Tools for Oral Care 

  • Toothbrushes and toothpaste. If your patient doesn't have any with them on admission, ask families to purchase/provide. Instruct family members to assist and promote oral care for the patient. 
  • Oral rinses. Rinsing follows mechanical tooth cleaning, from simple saline solutions and fluoride mouth rinsing to ones with an antimicrobial or broad-spectrum antiseptic as part of the oral care routine.  
  • Tongue Cleaner: A tongue scraper is a dental tool used to help clean your tongue that can reduce bacteria, but many people use a toothbrush.
  • Routine: Oral care provided/encouraged after every meal or at least twice a day. Oral care before sleep is essential to reduce the bacterial load since, at night, there is a lower flow of saliva.  

The older adult patient in the hospital with complex health issues is particularly vulnerable. They often depend on nurses to provide complex treatments and the very basics of their care. Oral care is an integral part of primary care that, when neglected, can lead to serious health consequences such as aspiration pneumonia. Prioritizing oral care can provide the comfort needed during stressful hospital admission, prevent severe illness, and reduce the prolonged length of stay.


References 

1CDC: Persons with hospital stays in the past year, by selected characteristics: United States, selected years 1997–2018

2Today’s Geriatric Medicine: Oral Health and Aspiration Pneumonia

3Journal of Medicine and Life: Potential role of periodontal infection in respiratory diseases - a review

4Reducing missed oral care opportunities to prevent non-ventilator associated hospital acquired pneumonia at the Department of Veterans Affairs

5International Affairs and Best Practice Guidelines: Oral Health: Supporting Adults Who Require Assistance

Kim Valentine, BSN RN, is a registered nurse and freelance health writer with over 30 years of experience in hospital and community health. Her current position is working as a Patient Care Coordinator is a small rural hospital with a passion for improving the health literacy of our communities.

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4 Comment(s)

Susie2310

Susie2310

2,084 Posts

Very important information.  Thank you.

No Stars In My Eyes

Specializes in Med nurse in med-surg., float, HH, and PDN. Has 43 years experience. 3,335 Posts

I have always had a hard time being in the same room where someone is brushing their teeth. My sister and brother used to torture me by brushing their teeth in front of me. I'd protest loudly and they would laugh.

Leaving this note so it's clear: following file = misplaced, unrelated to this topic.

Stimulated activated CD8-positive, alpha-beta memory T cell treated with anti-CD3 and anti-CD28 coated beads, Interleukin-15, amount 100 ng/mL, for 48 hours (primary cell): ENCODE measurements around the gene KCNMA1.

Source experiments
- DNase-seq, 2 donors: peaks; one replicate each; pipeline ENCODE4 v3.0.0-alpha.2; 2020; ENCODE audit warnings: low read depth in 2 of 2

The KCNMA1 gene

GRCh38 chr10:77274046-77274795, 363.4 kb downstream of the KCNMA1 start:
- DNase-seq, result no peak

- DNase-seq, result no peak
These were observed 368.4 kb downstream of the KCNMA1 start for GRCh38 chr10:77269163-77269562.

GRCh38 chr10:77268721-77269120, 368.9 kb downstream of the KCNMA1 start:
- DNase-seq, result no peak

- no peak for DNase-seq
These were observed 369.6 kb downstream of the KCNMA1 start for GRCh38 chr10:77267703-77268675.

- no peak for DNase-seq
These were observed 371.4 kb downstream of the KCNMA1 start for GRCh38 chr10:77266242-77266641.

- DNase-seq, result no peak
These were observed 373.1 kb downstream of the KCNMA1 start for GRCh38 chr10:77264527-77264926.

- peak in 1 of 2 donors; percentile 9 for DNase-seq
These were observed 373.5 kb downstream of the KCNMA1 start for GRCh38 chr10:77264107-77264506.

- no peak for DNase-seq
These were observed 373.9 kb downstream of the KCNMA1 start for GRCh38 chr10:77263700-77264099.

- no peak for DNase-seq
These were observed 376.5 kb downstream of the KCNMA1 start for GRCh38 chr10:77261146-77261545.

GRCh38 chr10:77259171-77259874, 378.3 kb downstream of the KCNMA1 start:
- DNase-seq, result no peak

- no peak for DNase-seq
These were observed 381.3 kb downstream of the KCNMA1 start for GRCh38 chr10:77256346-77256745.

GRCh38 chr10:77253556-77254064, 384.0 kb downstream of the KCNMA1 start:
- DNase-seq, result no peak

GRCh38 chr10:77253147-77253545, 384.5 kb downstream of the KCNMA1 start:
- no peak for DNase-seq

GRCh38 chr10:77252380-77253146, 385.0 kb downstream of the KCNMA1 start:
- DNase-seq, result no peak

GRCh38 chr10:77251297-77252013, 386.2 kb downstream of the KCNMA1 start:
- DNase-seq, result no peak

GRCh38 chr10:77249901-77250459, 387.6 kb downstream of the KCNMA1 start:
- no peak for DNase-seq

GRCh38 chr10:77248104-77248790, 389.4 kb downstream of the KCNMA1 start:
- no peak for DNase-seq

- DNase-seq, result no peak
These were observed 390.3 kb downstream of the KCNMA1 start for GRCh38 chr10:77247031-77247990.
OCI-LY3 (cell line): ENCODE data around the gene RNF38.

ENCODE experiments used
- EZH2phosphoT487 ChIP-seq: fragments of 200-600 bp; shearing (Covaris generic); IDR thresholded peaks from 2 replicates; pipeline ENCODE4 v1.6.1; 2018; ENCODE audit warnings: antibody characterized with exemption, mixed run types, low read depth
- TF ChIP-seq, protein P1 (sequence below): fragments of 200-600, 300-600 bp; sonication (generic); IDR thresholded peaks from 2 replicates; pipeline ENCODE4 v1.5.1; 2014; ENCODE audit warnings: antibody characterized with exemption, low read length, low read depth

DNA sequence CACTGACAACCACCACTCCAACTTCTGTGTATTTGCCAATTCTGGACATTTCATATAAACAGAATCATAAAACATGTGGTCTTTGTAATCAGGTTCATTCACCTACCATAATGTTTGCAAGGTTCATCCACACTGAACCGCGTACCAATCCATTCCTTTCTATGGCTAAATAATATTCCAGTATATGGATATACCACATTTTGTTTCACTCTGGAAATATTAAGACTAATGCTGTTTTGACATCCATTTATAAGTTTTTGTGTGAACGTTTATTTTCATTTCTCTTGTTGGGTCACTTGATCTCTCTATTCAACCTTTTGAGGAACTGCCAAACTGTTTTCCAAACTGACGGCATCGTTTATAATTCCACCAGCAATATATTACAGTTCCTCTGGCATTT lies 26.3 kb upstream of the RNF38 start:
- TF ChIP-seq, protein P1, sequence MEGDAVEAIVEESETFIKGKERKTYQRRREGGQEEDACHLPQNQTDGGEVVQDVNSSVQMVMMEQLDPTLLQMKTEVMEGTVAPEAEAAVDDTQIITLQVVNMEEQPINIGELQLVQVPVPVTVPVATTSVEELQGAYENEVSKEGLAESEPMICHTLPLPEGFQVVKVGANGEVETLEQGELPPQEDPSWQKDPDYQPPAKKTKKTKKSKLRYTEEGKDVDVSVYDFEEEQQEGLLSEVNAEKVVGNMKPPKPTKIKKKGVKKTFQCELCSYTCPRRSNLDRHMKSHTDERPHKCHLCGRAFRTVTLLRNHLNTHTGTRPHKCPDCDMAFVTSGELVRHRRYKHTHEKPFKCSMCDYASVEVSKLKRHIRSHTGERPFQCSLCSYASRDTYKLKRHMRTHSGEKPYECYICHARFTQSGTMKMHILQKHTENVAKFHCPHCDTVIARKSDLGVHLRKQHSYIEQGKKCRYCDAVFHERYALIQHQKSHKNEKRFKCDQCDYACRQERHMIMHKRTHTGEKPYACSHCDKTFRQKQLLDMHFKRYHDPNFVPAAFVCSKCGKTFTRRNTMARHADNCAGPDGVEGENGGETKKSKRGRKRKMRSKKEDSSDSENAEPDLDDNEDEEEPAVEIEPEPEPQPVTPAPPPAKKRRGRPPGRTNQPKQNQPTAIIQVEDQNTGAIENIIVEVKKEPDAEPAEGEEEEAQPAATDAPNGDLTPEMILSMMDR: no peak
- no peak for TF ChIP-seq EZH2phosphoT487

When I got into nursing there was not too much that grossed me out. I've been thrown up on, pooped on, peed on, picked paralyzed people's noses for them with cotton-tip applicators, done trach care, etc., but I really had to learn to shut off that button in my head for oral care.

The worst is with a Hospice patient whose oral care has been ignored and there is lots of dried mucous and wet mucous to clear off the roof or their mouths and from their tongues. Even though I hated doing it, I did it anyway, because it seems like it would be so uncomfortable for the patient....or for their relatives visiting with them.

HiddenAngels

HiddenAngels

Has 8 years experience. 548 Posts

Same. When I first started out I assumed either the patient was doing it or the CNA. It wasn’t until I had a patient whose lips were stuck together that I realized how many people before me overlooked this. Now I offer even if the patient is AAOx4, I will make sure they have the supplies. For Everyone else I do it whether it was done on previous shift or not. We like to brush morning and night as well right?

KathyDay

KathyDay

Specializes in Patient Safety Advocate; HAI Prevention. 5 Articles; 78 Posts

https://medshadow.org/hospital-pneumonia-toothbrushing/?mc_cid=a4c7043f09&mc_eid=ff368fb62f&fbclid=IwAR1oTs3HX3b9wrhcr-5mTrHuzK8k4ObLWnjHJ_RJePa62uY7UjVFB3iE1dw

I was interviewed by the writer of this article, because my father died of Hospital Acquired MRSA pneumonia.  His story is in this article.   The reason for his admission was a minor ankle fracture/rehabilitation.  But, pneumonia killed him.  He was one of three people who were infected and then died of MRSA infection (the other two were ortho joint replacement patients)  in just a few weeks, in his small community hospital.  Would oral care have helped?  Very possibly.  I saw all levels of nursing care while he was hospitalized...from flip and lousy care to excellent and detailed compassionate care.  Care is metered out differently by different nurses, but oral care and hygiene are basic nursing care and it prevents infections, including pneumonia.  It doesn't require a special or huge amount of skill, and it should never be skimped on.  This is a very important issue.